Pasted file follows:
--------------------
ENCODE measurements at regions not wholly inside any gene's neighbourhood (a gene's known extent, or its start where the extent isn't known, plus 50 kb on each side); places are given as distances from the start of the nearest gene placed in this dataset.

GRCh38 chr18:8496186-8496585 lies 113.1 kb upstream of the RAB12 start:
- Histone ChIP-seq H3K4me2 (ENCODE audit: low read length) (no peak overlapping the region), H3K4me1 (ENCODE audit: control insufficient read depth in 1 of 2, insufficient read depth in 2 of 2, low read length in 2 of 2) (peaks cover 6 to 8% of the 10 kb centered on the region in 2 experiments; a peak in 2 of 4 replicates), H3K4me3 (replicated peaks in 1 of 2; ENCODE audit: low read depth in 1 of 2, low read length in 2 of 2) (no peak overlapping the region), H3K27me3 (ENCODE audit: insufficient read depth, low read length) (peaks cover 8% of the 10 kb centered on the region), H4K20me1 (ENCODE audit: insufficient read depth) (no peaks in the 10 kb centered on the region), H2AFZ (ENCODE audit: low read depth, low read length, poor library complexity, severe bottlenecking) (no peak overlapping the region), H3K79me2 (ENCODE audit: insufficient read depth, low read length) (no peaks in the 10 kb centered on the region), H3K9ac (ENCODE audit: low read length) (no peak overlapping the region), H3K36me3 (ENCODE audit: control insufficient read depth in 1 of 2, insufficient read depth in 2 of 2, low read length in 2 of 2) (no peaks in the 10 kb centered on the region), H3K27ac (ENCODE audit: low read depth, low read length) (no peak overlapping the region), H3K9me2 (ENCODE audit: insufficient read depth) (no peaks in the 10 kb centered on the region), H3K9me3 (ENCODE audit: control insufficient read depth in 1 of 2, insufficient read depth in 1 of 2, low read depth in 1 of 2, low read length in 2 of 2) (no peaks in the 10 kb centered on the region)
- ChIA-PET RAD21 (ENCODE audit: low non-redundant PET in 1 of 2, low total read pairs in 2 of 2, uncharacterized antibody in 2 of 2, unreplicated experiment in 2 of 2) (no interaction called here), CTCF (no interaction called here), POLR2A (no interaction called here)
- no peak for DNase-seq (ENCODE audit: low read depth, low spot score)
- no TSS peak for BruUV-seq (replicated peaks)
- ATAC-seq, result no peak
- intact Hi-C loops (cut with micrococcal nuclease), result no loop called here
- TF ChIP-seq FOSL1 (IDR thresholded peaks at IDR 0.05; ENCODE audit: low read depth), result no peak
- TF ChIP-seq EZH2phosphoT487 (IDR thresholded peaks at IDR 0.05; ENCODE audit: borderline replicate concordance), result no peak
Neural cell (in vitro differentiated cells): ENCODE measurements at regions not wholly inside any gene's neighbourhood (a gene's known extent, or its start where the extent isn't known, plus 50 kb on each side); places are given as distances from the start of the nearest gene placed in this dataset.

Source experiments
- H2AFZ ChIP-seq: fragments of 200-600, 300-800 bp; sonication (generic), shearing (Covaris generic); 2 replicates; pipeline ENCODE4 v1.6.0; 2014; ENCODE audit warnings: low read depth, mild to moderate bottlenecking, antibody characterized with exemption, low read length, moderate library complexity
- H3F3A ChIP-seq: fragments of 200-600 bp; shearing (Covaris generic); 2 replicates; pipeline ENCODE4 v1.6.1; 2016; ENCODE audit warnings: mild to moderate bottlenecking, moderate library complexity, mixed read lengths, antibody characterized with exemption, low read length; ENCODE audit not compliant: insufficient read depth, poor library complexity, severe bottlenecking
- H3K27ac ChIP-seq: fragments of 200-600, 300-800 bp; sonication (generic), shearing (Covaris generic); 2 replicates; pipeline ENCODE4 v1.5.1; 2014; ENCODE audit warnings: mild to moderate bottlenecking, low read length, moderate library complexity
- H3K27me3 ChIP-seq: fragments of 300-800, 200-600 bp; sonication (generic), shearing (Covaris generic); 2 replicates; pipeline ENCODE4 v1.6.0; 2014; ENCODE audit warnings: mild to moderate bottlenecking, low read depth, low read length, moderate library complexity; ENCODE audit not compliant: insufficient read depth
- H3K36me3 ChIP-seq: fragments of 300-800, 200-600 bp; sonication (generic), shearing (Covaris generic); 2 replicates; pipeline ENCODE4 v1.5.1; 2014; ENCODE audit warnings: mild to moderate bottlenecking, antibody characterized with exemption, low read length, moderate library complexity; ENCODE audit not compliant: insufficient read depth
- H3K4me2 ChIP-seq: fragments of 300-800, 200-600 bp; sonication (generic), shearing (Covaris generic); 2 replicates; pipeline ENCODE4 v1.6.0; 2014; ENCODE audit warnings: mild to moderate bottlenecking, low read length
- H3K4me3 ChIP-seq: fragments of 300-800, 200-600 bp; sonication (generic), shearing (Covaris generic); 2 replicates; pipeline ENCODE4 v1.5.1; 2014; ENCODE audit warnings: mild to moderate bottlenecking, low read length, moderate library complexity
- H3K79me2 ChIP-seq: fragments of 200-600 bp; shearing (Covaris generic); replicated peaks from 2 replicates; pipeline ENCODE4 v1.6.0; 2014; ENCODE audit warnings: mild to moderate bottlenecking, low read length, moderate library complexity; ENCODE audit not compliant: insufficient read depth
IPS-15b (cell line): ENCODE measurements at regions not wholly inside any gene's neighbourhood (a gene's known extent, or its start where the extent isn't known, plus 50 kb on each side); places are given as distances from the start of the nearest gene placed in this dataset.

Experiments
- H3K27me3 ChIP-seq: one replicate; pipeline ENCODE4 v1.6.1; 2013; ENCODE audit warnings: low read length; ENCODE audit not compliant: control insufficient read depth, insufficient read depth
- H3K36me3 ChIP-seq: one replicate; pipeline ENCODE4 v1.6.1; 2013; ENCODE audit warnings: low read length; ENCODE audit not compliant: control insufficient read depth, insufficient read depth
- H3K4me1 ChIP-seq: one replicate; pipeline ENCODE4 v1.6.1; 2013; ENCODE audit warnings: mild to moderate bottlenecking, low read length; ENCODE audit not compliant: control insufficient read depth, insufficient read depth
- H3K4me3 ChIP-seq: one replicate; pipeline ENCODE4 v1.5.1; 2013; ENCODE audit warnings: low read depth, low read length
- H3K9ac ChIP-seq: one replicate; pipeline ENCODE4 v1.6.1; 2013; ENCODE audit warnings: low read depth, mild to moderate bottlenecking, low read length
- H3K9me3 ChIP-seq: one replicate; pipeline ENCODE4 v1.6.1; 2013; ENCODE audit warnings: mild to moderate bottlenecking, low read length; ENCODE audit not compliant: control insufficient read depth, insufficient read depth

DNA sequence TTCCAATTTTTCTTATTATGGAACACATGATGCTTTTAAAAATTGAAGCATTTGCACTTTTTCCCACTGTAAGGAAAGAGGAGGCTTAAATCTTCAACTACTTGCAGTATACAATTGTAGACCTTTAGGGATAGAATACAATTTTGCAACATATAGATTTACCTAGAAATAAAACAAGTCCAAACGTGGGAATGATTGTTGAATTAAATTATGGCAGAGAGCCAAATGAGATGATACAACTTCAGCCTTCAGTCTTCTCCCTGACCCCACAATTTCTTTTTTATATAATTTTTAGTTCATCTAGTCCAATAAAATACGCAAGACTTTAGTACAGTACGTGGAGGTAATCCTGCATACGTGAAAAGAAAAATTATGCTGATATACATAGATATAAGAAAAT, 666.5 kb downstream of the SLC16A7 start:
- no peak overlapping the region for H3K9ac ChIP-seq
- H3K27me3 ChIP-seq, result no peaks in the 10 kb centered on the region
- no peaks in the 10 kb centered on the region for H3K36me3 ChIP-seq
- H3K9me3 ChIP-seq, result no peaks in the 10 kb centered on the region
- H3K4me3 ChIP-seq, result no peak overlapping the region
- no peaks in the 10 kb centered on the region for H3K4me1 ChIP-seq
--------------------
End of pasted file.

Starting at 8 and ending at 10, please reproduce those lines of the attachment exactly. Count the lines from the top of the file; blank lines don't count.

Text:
- intact Hi-C loops (cut with micrococcal nuclease), result no loop called here
- TF ChIP-seq FOSL1 (IDR thresholded peaks at IDR 0.05; ENCODE audit: low read depth), result no peak
- TF ChIP-seq EZH2phosphoT487 (IDR thresholded peaks at IDR 0.05; ENCODE audit: borderline replicate concordance), result no peak